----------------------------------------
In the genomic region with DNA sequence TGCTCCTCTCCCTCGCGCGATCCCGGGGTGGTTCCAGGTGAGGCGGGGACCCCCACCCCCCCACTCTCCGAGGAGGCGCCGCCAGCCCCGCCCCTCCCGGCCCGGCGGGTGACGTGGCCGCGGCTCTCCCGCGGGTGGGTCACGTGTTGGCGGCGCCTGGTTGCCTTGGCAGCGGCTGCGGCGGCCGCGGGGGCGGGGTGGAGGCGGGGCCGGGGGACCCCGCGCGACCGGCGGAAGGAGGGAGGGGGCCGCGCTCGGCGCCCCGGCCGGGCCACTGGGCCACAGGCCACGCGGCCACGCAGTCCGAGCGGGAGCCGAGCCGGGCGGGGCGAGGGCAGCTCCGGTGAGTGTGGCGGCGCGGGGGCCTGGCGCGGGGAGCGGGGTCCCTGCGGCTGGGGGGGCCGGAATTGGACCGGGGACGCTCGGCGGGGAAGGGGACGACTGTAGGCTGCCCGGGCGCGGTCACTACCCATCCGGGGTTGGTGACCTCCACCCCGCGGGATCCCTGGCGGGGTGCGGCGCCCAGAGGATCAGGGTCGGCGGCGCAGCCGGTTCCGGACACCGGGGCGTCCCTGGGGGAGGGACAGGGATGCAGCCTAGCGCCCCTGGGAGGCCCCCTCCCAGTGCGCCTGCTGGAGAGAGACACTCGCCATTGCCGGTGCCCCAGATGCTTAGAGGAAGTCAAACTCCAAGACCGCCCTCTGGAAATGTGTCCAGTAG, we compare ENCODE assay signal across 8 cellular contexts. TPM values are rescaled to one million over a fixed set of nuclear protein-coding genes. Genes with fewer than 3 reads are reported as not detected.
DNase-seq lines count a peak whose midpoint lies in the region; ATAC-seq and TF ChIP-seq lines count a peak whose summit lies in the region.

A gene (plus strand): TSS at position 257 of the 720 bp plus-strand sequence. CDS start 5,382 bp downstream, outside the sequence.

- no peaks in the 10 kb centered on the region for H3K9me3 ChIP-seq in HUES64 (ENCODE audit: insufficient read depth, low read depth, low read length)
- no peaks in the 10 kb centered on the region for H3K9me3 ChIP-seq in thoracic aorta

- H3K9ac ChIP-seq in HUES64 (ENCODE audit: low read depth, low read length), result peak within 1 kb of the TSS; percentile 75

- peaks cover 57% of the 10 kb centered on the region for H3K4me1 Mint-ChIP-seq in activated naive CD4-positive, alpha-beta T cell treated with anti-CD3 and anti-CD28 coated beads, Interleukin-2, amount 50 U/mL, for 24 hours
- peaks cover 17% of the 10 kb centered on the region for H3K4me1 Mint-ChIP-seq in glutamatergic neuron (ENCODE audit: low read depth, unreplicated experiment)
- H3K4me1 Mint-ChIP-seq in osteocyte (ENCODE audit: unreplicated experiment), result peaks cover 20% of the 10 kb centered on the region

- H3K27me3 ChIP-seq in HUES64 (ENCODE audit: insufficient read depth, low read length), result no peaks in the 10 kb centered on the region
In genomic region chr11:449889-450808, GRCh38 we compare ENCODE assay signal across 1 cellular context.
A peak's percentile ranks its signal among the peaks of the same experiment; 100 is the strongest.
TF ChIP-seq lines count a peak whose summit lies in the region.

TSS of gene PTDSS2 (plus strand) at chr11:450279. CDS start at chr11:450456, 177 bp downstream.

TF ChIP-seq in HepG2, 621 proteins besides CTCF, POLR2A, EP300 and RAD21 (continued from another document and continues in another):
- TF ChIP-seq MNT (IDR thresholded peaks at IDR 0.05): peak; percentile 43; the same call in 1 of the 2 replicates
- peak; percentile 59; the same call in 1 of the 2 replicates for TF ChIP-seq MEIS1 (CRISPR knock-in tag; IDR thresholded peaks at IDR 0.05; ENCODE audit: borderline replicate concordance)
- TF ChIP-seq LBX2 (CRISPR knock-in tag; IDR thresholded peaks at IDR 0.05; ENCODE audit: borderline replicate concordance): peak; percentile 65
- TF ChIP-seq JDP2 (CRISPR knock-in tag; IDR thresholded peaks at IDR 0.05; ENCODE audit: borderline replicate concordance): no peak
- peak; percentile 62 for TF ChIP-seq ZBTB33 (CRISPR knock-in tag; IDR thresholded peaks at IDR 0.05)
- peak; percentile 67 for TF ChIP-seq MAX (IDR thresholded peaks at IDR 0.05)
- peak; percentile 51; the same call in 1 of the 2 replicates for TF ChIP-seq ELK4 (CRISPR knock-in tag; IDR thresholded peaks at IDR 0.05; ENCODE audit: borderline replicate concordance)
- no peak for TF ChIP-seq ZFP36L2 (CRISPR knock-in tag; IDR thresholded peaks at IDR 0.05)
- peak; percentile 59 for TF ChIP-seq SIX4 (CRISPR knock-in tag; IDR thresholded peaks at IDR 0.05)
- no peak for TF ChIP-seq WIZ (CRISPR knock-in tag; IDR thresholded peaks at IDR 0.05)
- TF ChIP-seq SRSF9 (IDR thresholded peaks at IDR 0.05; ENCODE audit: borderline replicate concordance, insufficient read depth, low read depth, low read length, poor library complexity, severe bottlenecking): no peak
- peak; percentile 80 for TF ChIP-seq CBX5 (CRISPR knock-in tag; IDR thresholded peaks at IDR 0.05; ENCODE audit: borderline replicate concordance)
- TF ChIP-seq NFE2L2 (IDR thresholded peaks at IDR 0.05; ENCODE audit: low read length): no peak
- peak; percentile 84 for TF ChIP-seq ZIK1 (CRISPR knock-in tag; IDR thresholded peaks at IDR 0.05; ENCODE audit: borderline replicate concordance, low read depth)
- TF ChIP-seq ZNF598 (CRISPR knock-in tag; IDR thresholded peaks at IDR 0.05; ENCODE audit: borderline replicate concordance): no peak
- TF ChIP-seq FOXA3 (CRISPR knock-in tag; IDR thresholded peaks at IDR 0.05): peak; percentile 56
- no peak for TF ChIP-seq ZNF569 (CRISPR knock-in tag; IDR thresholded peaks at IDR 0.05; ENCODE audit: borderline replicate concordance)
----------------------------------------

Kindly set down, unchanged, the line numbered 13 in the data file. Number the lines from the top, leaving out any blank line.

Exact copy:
TF ChIP-seq lines count a peak whose summit lies in the region.